But when he observed that the Numidians remained quiet, and did not offer to descend from the hill, he became apprehensive that his army, from the season of the year and the scarcity of water, might be overcome with thirst, and therefore sent Rutilius, one of his lieutenant-generals, with the light-armed cohorts and a detachment of cavalry, toward the river, to secure ground for an encampment, expecting that the enemy, by frequent charges and attacks on his flank, would endeavor to impede his march, and, as they despaired of success in arms, would try the effect of fatigue and thirst on his troops. He then continued to advance by degrees, as his circumstances and the ground permitted, in the same order in which he had descended from the range of mountains. He assigned Marius his post behind the front line,1
and took on himself the command of the cavalry on the left wing, which, on the march, had become the van.2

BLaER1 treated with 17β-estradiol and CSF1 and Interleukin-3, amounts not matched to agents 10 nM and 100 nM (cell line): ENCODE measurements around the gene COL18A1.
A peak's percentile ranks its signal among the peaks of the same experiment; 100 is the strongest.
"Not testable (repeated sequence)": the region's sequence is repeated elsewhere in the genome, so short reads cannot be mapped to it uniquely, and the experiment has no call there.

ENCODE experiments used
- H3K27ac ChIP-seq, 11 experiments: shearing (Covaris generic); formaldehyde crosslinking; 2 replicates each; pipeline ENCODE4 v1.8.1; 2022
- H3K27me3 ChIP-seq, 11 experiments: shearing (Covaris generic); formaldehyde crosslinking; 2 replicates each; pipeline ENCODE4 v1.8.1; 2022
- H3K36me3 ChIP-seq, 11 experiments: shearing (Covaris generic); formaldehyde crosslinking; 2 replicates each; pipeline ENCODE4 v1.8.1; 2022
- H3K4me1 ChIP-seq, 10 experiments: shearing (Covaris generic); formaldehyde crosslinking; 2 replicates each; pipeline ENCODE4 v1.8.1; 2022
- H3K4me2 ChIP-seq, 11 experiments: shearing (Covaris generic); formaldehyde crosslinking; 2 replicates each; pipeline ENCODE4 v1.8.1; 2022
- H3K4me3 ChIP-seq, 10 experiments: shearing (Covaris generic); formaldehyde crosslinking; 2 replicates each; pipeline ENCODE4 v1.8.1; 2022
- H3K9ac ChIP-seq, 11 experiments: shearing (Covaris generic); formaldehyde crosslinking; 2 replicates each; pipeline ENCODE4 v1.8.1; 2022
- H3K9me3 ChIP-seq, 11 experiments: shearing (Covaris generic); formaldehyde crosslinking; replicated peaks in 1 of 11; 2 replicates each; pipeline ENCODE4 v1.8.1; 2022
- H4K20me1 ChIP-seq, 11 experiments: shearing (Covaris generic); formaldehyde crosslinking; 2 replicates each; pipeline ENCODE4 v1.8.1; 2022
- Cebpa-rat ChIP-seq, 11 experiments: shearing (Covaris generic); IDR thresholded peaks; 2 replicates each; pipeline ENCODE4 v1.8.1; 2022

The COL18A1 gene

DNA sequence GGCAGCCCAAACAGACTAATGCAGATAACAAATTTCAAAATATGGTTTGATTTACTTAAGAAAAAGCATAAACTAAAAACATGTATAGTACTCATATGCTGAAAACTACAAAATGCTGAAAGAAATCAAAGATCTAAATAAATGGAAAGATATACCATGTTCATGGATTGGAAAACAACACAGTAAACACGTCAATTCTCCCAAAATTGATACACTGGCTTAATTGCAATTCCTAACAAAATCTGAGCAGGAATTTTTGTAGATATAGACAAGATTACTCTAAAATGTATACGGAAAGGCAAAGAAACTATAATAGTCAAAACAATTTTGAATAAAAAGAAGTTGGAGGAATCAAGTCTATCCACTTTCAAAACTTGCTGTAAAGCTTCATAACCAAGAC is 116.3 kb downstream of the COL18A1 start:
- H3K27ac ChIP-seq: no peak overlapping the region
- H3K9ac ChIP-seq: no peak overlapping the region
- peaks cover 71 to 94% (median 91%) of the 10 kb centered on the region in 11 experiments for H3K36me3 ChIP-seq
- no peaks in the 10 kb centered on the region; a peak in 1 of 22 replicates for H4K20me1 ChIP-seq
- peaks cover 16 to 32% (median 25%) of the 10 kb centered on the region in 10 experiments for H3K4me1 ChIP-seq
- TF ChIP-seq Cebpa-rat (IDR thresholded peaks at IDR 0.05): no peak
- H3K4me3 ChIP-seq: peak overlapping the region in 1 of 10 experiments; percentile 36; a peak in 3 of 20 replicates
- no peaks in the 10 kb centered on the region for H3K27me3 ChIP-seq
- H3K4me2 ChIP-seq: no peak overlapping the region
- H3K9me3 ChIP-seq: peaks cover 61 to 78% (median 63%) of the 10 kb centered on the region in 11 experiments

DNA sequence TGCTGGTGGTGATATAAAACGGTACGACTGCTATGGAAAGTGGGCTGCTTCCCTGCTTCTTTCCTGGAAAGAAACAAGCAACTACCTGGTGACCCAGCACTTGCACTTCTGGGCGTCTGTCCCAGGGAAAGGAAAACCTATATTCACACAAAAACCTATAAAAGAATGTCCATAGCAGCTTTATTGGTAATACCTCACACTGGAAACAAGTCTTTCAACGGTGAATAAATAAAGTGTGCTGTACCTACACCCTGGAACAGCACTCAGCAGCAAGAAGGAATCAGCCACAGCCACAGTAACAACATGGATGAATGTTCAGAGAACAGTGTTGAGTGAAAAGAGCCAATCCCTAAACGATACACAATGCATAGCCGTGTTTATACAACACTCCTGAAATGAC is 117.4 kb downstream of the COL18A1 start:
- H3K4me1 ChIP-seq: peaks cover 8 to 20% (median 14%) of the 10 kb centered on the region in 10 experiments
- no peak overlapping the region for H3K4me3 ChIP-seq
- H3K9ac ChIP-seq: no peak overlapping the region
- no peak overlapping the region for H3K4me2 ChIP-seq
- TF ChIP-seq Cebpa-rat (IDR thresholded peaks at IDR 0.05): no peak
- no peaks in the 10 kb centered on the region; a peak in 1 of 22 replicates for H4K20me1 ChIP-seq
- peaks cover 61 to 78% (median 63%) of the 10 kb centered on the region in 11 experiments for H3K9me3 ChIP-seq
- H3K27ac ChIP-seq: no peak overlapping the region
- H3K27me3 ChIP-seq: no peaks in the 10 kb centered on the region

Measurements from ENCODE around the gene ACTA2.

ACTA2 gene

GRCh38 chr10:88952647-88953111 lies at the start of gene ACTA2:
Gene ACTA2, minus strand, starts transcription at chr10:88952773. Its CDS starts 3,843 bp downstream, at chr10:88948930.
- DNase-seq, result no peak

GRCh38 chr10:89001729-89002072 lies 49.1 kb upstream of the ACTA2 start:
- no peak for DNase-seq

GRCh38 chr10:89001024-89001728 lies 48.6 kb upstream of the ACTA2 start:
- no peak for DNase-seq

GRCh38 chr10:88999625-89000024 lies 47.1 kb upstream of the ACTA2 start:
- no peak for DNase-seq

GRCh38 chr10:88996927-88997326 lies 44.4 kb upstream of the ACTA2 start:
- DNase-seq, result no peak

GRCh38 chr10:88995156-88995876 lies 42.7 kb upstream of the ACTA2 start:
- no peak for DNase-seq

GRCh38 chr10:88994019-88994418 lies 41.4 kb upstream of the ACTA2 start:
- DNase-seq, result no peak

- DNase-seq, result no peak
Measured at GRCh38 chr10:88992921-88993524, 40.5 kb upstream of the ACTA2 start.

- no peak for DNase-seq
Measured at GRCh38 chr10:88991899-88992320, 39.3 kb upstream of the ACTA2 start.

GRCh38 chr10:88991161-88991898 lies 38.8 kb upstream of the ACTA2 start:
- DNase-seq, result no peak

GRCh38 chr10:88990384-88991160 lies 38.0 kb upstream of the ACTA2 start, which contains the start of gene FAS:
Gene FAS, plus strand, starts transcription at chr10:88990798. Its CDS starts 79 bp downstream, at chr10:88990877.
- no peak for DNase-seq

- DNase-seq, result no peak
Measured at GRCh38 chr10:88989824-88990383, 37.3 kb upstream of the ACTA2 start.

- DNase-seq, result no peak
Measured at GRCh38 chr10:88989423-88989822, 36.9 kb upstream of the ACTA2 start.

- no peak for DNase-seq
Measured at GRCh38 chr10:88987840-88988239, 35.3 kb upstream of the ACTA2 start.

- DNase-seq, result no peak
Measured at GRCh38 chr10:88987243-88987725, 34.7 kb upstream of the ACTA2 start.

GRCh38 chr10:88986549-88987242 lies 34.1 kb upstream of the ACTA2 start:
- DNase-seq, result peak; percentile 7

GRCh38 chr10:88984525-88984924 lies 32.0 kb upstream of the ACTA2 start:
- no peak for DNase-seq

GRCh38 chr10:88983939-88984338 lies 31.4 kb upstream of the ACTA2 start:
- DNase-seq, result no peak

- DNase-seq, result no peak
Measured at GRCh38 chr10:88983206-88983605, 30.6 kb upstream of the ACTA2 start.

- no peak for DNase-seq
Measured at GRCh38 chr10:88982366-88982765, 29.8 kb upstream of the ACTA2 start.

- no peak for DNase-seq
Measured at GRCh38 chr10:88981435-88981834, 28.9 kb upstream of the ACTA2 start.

When Jugurtha perceived that the rear of the Roman army had passed his first line, he took possession of that part of the mountain from which Metellus had descended, with a body of about two thousand infantry, that it might not serve the enemy, if they were driven back, as a place of retreat, and afterward as a post of defense; and then, ordering the signal to be given, suddenly commenced his attack. Some of his Numidians made havoc in the rear of the Romans, while others assailed them on the right and left wings; they all advanced and charged furiously, and every where threw the consul's troops into confusion. Even those of our men who made the stoutest resistance, were baffled by the enemy's versatile method of fighting, and wounded from a distance, without having the power of wounding in return, or of coming to close combat; for the Numidian cavalry, as they had been previously instructed by Jugurtha, retreated whenever a troop of Romans attempted to pursue them, but did not keep in a body, or collect themselves into one place, but dispersed as widely as possible. Thus, being superior in numbers, if they could not deter the Romans from pursuing, they surrounded them, when disordered, on the rear or flank, or, if the hill seemed more convenient for retreat than the plain, the Numidian horses, being accustomed to the brushwood, easily made their way among it, while the difficulty of the ascent, and want of acquaintance with the ground, impeded those of the Romans.